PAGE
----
1) In India, looking beyond the binary to a spectrum

GS 1 & 2- Social Empowerment, Vulnerable section

Context: In the following article the author talks about the legalisation of same sex marraiges and government’s stand on it.

What’s the matter?

  • When the cases surrounding the question of same-sex marriages came up before the High Court of Delhi, the Union Government was found to be dithering.
  • Though the Union Government argued that the matter was not important in the context of the second wave of COVID-19 cases,
  • It overlooked the basic notion that the plight of persons in same-sex and queer relationships looking after each other — without the legal protection of marital relationships — was exacerbated by the pandemic.
  • Union Government does not find urgency in a matter of extending civil rights to a class of persons who have approached a constitutional court.
  •  Any further delay in doing so would fall foul of our constitutional guarantees, judgments rendered by various High Courts and evolving international jurisprudence.
  • The last two decades have witnessed tremendous progress in establishing civil rights for the LGBTQIA+ community.

International jurisprudence

  • In case of South Africa after a long struggle, the Civil Union Act, 2006 was enacted, enabling the voluntary union of two persons above 18 years of age, by way of marriage.
  • In 2007 in Australia, the reforms to civil rights of queer community were prompted by the Honourable Michael Kirby. Same-Sex Relationships Act 2008 came to be enacted to  provide equal entitlements for same-sex couples in matters of, inter alia, social security, employment and taxation.
  •  England and Wales, the Marriage (Same Sex Couples) Act 2013 enabled same-sex couples to marry in civil ceremonies or with religious rites.
  •  In 2015, the Supreme Court of the United States decided that the fundamental right to marry is guaranteed to same-sex couple.
  • While doing so, the Supreme Court of the United States held the denial of marriage rights to same-sex couples to be a “grave and continuing harm, serving to disrespect and subordinate gays and lesbians
  • Across the world, the recognition of the unequal laws discriminating against the LGBTQIA+ community has acted as a trigger to reform and modernise legal architecture to become more inclusive and equal.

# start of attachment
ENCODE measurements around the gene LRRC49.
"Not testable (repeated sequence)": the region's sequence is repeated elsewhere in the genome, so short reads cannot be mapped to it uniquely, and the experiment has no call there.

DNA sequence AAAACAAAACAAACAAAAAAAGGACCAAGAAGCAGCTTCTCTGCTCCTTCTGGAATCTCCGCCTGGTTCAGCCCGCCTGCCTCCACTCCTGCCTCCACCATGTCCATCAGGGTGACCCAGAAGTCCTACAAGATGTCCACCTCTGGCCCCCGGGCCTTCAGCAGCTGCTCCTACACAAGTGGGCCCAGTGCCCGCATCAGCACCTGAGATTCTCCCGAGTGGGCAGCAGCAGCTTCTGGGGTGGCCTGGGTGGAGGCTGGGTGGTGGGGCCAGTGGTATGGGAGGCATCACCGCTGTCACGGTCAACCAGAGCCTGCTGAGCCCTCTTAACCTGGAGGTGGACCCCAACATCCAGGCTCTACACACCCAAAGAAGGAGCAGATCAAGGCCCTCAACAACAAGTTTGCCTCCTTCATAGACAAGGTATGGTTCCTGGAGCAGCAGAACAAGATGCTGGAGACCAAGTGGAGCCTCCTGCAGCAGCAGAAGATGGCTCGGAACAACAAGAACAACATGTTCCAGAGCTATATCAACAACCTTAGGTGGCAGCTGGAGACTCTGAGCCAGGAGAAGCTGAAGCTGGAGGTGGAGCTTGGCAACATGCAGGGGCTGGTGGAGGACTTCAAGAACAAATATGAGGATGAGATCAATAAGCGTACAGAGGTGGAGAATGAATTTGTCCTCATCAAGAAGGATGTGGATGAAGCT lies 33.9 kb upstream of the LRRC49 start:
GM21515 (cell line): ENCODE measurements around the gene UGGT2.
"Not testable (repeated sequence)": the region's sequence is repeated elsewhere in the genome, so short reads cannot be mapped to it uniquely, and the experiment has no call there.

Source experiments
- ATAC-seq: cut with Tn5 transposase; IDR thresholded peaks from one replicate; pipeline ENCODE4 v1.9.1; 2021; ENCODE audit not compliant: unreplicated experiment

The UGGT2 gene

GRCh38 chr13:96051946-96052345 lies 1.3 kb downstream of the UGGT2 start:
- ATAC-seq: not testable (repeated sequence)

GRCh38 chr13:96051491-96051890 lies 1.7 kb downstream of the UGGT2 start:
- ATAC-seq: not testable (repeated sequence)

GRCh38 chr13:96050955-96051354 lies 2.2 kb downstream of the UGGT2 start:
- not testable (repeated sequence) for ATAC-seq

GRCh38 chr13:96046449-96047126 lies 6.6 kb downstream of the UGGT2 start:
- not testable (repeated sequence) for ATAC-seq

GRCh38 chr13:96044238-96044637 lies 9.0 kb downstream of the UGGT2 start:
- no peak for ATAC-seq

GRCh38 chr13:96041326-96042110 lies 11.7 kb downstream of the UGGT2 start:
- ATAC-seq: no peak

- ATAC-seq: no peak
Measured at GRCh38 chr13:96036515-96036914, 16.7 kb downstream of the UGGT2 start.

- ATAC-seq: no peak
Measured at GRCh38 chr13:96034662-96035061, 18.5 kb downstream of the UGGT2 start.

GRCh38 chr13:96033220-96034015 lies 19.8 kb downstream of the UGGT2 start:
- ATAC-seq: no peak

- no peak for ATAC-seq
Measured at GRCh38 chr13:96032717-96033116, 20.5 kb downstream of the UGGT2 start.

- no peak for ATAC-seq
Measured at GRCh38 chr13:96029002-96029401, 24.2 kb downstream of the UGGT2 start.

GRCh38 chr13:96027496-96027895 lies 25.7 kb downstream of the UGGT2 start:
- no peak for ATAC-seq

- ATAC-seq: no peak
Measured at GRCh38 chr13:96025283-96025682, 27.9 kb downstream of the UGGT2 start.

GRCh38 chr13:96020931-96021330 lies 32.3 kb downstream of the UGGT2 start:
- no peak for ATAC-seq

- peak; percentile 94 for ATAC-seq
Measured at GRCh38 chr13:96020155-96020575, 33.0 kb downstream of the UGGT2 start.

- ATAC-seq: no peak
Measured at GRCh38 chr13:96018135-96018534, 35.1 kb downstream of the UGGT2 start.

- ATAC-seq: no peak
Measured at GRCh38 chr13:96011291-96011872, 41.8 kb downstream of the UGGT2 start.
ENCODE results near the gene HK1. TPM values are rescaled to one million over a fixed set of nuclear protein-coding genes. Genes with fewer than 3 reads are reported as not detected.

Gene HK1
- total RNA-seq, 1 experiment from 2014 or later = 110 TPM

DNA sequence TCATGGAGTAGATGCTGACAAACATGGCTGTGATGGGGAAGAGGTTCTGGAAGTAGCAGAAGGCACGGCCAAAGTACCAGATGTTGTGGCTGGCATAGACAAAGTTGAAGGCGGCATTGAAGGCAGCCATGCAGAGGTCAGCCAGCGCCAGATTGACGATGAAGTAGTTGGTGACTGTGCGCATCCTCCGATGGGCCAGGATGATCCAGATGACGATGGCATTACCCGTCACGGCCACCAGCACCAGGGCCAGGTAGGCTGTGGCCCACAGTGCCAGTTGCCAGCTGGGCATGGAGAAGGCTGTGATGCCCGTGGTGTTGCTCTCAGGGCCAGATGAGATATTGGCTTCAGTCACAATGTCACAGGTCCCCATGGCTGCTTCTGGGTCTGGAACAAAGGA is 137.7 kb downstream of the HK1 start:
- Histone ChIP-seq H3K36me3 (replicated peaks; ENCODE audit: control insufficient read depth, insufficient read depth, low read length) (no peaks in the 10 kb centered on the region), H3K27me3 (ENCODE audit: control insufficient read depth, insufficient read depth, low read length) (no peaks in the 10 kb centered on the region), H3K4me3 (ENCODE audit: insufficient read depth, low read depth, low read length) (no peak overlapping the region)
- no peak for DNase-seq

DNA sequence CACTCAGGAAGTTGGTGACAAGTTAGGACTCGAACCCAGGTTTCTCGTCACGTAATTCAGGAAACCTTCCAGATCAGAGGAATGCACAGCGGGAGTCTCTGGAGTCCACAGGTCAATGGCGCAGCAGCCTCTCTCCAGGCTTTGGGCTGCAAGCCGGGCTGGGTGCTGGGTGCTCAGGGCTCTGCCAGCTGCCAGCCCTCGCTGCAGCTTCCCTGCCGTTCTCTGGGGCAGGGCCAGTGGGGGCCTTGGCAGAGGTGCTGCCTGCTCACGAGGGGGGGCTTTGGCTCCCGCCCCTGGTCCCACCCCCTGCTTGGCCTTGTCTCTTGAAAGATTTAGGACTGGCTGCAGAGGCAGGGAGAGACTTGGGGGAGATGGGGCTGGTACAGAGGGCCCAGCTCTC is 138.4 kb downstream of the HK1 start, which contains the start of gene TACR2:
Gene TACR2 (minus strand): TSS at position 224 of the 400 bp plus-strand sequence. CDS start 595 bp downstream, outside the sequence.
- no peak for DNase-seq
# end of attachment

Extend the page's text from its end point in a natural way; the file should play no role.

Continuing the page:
Courts and civil rights

  • In India, marriages solemnised under personal laws such as the Hindu Marriage Act, 1955, Indian Christian Marriage Act, 1872, Muslim Personal Law (Shariat) Application Act, 1937 and so on.
  • At present, though same-sex and queer marriages are not clearly recognised in India.
  •  In case of Arunkumarand Sreeja vs The Inspector General of Registration and Ors. the Madurai Bench of the High Court of Madras employed a beneficial and purposive interpretation holding that the term ‘bride’ under the Hindu Marriage Act, 1955 includes transwomen and intersex persons identifying as women.
  • The import of this judgment cannot be overstated as it expands the scope of a term used in the Hindu Marriage Act, 1955 in a progressive manner and sets the stage for re-imagining marriage rights of the LGBTQIA+ community.
  • The judgment of the Madras High Court builds on the tenets laid down by the Supreme Court of India in Shafin Jahan vs Asokan K.M. and Others AIR 2018 SC 1933 (Hadiya case), wherein the right to choose and marry a partner was considered to be a constitutionally guaranteed freedom.
  • Supreme Court held that the “intimacies of marriage lie within a core zone of privacy, which is inviolable” and that “society has no role to play in determining our choice of partners”.
  • Any legal or statutory bar to same-sex and queer marriages must necessarily be held to be unconstitutional and specifically violative of Articles 14, 15 and 21 of the Constitution of India.

Expanding scope of marriage

  • The domain of marriages, including religious marriages, cannot be immune to reform and reviewSelf-respect marriages were legalised in Tamil Nadu through amendments to the Hindu Marriage Act, 1955.
  • Reform of the Hindu Marriage Act, 1955 to bring self-respect marriages under its very umbrella, is seen as a strong move towards breaking caste-based practices within the institution of marriage.


Understanding the needs of the LGBTQIA+ community today, the law must now expand the institution of marriage to include all gender and sexual identities. At least 29 countries in the world have legalised same-sex marriage. It is time that India thinks beyond the binary and reviews its existing legal architecture in order to legalise marriages irrespective of gender identity and sexual orientation.


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